By Judith Phillips
Very familiar words, but somehow given a different meaning in Peter Jackson’s film which was premiered recently. If you haven’t had a chance to see the film, it is certainly worth viewing.
I went to see it in Darlington for the live screening of the premiere. There was so much interest, we had to be moved to a larger auditorium! I have noticed that the film is still on elsewhere and I understand it will be screened on BBC TV in early November.
The film was commissioned by 14-18 NOW which has been behind a whole range of cultural responses to the First World War during its centenary. Jackson has taken hours of original film held at the Imperial War Museum and selected images and passages of film to represent the soldier’s experience on the Western Front from 1914 to 1918. He has slowed the films down to show people moving at a natural pace – not the rather jerky speeded-up version we’ve been used to seeing. Some conversations have been voiced where lip-reading gave the original (possibly toned down in a few places?). Voices from the BBC’s interviews with survivors in the 1960s and 1970s were the only commentary.
Most controversially he has coloured many the films, although the early films about recruitment and training are left in black and white. It’s only when troops move overseas that the colour kicks in. So we see blue skies and brown mud, chestnut horses, men in khaki or grey or blue uniforms. For me, the greatest impact of the colour was when wounded or dead animals and men were shown – the blood was so obvious, and somehow horrible injuries were clearer, no longer indistinguishable from the muddy background. In some ways, the men became so much closer in colour, and I still don’t know whether that made more or less impact on me. What I did notice was what dreadful teeth so many of the ordinary soldiers had – again, so much more obvious in colour.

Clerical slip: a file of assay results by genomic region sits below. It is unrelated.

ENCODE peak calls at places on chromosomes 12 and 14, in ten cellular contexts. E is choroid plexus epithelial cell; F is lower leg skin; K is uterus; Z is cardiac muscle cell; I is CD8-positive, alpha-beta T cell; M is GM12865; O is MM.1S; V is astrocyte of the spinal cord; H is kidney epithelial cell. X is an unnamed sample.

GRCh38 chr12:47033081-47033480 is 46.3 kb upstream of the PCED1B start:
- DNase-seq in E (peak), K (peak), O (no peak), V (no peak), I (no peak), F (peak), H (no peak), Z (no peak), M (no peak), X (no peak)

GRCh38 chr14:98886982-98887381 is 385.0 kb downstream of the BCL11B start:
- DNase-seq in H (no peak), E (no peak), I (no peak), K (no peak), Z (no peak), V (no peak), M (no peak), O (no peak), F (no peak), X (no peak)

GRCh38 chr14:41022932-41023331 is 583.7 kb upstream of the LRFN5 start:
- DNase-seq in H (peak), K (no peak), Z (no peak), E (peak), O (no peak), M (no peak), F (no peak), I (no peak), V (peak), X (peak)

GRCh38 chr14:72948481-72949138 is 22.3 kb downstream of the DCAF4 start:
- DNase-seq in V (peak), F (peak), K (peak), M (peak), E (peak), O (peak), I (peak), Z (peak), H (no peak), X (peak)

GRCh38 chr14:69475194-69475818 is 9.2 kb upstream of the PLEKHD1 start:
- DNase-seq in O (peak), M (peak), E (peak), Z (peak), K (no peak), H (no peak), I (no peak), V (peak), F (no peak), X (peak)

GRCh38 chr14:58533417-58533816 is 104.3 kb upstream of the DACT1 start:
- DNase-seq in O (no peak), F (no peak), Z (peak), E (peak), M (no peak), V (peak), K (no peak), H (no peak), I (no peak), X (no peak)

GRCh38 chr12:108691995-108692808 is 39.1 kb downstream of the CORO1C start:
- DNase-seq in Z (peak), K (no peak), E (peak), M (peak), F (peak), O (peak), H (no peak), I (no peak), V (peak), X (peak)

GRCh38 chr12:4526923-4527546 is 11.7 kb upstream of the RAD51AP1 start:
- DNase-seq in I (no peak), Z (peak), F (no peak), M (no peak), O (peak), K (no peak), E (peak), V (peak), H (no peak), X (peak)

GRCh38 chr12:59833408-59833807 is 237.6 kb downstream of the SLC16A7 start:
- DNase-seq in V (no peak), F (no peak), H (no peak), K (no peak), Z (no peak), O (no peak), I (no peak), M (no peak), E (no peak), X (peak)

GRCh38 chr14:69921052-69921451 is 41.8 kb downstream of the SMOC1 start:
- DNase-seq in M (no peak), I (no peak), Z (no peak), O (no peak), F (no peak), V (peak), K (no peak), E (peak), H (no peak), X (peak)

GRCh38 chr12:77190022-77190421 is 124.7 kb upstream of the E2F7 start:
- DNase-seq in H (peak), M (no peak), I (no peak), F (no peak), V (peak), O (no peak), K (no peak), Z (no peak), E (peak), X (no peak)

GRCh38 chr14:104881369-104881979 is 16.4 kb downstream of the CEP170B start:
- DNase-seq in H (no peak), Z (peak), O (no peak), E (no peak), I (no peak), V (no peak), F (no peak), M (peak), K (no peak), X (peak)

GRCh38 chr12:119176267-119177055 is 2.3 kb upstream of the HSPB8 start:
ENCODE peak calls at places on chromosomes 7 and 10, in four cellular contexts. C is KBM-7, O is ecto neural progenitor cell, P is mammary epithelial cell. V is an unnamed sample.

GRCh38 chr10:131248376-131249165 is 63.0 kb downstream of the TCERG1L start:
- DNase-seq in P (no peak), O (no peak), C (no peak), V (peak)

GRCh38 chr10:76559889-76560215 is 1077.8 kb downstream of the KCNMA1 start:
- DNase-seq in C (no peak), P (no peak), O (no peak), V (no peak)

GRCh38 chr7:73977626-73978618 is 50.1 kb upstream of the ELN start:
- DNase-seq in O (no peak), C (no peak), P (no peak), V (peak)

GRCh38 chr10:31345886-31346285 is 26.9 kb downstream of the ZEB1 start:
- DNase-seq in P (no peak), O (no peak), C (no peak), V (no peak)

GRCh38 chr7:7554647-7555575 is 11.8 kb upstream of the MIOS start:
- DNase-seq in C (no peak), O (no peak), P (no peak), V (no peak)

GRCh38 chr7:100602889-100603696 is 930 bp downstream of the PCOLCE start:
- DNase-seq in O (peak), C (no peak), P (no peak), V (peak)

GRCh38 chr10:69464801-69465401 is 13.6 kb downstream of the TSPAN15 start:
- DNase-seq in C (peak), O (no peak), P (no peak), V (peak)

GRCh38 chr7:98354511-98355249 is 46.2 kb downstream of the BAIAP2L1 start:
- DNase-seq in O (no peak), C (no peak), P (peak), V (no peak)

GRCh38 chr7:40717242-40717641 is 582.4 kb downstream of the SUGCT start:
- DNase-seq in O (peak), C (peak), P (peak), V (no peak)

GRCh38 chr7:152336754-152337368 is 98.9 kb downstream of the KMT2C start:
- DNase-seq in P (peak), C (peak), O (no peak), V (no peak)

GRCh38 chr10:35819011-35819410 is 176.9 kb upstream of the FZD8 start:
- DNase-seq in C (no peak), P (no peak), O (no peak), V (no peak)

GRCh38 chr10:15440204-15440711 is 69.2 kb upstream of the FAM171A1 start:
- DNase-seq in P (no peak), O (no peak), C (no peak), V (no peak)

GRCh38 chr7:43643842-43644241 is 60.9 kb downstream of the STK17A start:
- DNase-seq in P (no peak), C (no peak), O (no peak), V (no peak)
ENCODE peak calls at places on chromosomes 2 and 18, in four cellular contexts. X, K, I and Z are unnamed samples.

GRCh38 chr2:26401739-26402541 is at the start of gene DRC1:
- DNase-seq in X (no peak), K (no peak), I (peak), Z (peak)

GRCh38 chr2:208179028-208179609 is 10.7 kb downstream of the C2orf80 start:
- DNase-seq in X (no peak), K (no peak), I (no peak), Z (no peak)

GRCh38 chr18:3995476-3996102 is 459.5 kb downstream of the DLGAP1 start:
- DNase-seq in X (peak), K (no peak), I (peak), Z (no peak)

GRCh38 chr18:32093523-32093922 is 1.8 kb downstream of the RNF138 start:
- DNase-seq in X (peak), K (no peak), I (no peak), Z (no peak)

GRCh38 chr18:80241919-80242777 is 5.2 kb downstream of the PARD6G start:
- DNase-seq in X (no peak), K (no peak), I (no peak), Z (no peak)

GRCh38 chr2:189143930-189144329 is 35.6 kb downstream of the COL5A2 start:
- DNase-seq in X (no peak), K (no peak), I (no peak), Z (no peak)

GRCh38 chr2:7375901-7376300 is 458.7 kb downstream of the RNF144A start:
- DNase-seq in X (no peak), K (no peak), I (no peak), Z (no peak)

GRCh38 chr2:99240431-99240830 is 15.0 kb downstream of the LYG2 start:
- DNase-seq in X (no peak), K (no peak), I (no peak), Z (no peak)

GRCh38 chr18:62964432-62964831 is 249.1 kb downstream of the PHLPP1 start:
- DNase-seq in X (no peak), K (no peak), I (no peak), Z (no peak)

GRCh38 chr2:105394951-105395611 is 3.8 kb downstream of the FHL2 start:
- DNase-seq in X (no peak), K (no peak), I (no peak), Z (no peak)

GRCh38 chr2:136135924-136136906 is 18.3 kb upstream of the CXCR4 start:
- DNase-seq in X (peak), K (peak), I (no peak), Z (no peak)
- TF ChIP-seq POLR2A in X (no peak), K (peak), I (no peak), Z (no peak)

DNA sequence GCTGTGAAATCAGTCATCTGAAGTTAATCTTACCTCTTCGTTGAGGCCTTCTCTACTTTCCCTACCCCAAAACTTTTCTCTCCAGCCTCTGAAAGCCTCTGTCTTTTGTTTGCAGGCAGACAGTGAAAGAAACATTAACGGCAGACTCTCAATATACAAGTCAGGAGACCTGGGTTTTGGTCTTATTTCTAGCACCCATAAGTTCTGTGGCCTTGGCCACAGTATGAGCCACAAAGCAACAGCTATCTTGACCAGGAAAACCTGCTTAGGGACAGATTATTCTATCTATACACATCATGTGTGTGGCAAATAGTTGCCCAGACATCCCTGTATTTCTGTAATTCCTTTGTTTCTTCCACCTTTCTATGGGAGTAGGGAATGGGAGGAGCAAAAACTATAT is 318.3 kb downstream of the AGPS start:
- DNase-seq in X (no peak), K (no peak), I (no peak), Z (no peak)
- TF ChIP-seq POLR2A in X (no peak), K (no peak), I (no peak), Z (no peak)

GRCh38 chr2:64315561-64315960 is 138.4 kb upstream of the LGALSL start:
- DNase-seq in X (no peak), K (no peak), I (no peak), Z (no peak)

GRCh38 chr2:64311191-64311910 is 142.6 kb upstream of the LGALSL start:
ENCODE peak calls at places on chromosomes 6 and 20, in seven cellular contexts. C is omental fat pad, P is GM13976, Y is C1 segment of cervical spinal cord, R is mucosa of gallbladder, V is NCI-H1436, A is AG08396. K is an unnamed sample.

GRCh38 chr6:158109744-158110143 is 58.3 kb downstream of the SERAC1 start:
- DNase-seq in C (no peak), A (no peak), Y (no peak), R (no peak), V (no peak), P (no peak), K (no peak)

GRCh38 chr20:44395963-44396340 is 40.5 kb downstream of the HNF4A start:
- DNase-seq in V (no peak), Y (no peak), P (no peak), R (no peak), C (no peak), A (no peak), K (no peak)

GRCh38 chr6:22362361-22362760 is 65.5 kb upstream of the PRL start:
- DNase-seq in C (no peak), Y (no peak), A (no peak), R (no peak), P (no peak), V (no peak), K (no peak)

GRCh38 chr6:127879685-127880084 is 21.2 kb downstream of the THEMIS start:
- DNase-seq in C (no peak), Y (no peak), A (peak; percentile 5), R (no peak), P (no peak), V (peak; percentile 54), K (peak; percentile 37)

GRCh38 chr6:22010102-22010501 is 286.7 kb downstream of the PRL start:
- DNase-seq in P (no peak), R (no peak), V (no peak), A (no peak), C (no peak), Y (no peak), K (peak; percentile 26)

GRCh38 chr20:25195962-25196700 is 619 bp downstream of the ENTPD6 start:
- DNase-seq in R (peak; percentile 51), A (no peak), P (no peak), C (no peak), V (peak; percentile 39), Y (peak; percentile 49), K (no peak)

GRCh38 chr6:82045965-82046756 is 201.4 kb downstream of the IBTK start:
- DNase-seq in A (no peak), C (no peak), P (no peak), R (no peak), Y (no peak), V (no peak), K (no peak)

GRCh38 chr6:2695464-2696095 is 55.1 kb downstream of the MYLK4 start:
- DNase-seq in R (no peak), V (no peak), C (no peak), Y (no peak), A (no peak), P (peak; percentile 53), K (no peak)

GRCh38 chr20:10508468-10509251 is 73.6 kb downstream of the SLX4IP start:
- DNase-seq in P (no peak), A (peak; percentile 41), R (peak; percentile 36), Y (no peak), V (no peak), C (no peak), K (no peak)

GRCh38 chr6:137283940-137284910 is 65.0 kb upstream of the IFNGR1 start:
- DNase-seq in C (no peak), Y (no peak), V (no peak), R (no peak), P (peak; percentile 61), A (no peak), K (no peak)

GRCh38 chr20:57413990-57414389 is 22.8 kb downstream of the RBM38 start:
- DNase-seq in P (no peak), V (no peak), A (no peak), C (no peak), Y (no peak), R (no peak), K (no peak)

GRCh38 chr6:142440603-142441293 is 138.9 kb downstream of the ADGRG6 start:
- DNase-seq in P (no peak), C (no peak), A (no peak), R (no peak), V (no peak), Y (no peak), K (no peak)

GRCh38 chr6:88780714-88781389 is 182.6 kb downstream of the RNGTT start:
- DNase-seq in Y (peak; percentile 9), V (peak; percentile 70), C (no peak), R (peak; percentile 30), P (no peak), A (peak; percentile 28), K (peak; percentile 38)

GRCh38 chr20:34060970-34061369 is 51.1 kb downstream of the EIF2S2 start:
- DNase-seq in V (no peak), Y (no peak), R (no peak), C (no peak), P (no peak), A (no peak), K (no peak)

In the Q&A session that followed the premiere, Jackson himself pointed out the limitation of the film in only showing the Western Front – he could make several films, he said, from the film available showing different theatres of war. There were some fleeting shots of Chinese labourers and troops from India and other parts of the empire, an area that wasn’t really explored. And, if I were picky, I would have liked a more obvious chronology – which shots were the Battle of the Somme, which related to 1917 etc. But, overall, definitely worth seeing, in my opinion. I’d love to hear from you when you’ve had a chance to see it.